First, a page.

I simply dislike the unfinished feel F2P games give, its like you will never get the full experience unless you pay…and pay…and pay some more, whereas with subs, you have a full game where everything is there, and your effort is what truly matter in order to bring out the real meat of the game.

        • Bobby Jennings

          because it is free to play, believe it or not. You don’t have to pay anything to be able to play the game. As with other F2P games, using your money just gives you bonuses such as costumes and etc, but nothing gamebreaking. Regardless, I know where you’re coming from, and I agree with you.

          • Brutal2D

            Then the question is, what will they be offering to those who want to pay?

          • Bobby Jennings

            Stuff to help get through the game easier, as usual.

          • Brutal2D

            I dunno, I just hope they do something more…flashy.

  • Chaos_Knight

    This looks pretty good. Id definitely get this if it was localized.

  • Tenshiken

    If they mean free-to-play = free-to-win then that’s be good

    • Brutal2D

      I think I saw some of those games on web browsers. have fun with that.

  • Herok♞

    Its interesting how they say it was supposed to be a mobile game in the first place and they wanted to use that this time.

  • Steven Higgins

    “Famitsu asks if the game has an actual ending, to which Tabata replies that it does, and it is actually similar to Before Crisis: Final Fantasy VII”
    ^Speaking of which, where’s that DS port for NA/EU?

  • DanteMasamune

    I don’t know if its a psychological thing but my theory is that many people or gamers are verrryyy…distrusting of F2P (myself included) because its not as enticing as a game that you pay for and get everything.

    What this is is that when you buy a game for like $10-$60 you will feel encouraged to play the game, enjoy it, and even finish it as well as complete everything maybe to get the bang for your buck or make sure you got your money’s worth. Its the fact we payed for the game or the full experience we feel more enthralled to finish it and enjoy it. Whereas F2P games or games with F2P elements we get a game that isn’t done but we can still play it for free and we can buy what other aspects of the game to get a better experience or more content. This isn’t all that appealing since well it creates confusion on the consumer on what to purchase and some of us don’t want to spend so much money. We got the game for free and we may or may not enjoy it and since we have the game we got what we wanted and we are not so sure why we would want to spend money on the game. This creates a stress inducing aspect in which we worry what we should buy or the fact we are giving money to in fact unlock content in said game. Literally prioritizing how we play the game with our money. Then there is the fear of spending too much on the game no just playing the game. I’ve seen F2P games with the same amount of content as a $40 game or a $60 ones or well full games at those prices but all the content you must buy in it can sum up to over $100. Plus as gamers we like to unlock and get everything available in a game not look at it from a price wall and safe up money to buy it.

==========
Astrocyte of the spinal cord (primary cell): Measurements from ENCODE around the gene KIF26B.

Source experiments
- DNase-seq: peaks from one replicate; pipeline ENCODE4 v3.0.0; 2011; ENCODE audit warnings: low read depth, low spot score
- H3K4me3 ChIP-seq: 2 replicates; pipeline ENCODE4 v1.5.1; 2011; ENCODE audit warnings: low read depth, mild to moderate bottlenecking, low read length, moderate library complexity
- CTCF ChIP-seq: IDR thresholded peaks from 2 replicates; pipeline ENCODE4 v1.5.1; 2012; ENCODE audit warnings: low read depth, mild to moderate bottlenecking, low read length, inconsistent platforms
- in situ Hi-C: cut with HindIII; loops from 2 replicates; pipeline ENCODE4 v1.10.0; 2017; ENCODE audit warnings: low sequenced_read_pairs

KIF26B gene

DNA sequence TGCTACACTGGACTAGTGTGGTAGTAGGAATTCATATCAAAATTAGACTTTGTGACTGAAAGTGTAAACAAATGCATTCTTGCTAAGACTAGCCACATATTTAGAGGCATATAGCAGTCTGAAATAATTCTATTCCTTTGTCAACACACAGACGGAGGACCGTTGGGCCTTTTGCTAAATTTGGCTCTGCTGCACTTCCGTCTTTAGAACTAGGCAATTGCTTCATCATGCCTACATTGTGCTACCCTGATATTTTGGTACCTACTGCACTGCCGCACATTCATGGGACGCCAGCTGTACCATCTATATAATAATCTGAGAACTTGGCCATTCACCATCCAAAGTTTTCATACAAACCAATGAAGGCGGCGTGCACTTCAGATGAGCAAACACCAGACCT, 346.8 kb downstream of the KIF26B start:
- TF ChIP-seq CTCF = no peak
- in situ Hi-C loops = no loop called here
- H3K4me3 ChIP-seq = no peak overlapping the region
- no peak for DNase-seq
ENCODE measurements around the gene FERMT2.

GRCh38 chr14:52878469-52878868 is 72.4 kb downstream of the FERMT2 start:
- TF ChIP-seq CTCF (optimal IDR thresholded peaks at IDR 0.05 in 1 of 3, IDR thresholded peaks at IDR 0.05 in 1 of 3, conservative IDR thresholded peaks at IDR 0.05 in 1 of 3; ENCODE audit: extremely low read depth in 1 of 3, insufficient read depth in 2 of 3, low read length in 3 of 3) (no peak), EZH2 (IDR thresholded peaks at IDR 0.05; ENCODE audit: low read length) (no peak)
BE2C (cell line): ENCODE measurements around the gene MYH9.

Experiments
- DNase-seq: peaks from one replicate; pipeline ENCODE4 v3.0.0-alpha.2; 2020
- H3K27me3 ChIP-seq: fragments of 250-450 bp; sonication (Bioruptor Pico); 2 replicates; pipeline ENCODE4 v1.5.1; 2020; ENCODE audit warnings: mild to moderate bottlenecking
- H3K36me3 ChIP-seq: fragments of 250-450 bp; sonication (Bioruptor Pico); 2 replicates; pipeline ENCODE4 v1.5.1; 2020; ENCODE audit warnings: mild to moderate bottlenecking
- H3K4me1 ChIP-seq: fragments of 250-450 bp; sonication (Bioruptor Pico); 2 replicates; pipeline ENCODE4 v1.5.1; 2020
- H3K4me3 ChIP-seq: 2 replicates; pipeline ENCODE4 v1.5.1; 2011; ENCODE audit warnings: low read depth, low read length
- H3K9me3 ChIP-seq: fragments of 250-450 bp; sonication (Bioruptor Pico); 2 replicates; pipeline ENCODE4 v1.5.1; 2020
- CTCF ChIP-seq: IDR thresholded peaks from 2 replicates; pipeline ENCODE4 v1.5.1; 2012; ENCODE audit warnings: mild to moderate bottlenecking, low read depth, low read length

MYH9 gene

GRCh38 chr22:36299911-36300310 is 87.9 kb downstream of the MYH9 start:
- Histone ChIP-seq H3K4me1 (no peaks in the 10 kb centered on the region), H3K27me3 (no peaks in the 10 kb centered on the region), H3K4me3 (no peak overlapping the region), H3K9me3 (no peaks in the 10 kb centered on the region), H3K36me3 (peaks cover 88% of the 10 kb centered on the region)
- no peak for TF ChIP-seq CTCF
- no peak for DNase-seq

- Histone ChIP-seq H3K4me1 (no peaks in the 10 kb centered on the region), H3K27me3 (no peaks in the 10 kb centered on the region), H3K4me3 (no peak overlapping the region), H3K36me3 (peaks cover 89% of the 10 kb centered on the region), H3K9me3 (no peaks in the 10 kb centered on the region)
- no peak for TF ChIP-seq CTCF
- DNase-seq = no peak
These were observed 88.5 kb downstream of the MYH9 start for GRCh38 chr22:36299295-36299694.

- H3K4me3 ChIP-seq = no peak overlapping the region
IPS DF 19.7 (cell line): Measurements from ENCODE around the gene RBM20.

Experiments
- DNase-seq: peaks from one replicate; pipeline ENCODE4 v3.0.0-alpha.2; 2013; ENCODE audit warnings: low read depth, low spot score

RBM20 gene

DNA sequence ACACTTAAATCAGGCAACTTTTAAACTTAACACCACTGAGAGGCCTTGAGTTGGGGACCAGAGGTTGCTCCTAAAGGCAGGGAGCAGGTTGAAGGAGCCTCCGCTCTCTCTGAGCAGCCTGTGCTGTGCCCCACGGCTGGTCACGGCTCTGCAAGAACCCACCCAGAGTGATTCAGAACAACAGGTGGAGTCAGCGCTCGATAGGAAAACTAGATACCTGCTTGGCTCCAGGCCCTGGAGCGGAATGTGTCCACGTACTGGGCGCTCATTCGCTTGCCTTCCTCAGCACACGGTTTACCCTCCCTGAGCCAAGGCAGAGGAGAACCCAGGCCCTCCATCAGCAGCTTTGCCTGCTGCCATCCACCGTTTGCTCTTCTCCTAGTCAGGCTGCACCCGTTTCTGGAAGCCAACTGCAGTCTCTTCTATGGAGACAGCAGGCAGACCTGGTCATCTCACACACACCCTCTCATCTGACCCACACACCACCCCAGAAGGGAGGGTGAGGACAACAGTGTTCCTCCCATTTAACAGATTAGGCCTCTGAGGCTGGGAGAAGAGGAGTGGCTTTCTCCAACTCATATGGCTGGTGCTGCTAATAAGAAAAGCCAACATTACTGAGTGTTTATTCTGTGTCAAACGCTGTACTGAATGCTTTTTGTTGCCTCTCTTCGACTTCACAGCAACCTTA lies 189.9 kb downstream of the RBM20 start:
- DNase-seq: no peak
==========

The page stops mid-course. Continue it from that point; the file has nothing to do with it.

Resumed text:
IMO the only F2P game model that works if its a multiplayer centric game or a MMO like Guild Wars (f*ck WoW). I consider F2P single player games as a bit untrustworthy.

    • mads

      you hit that right.. lol

  • Yvonne Tsang

    Mobile game or not, those are some of the sexiest character portraits ever… Damn, do I love good art direction. Wish they’d make a version where the overworld/battle models looked like that.

  • Fox

    NIce, another (probably) good title from Square-Enix to languish in Japan. Hurry up and shovel more drivel our way, SE! We love all the XIII spin-offs. We really do. Ooh, so good.

  • Notquitesure?

    Seven looks chubby in the face

  • tubers
    • Skeptika Crediblus

      I still need to play that game….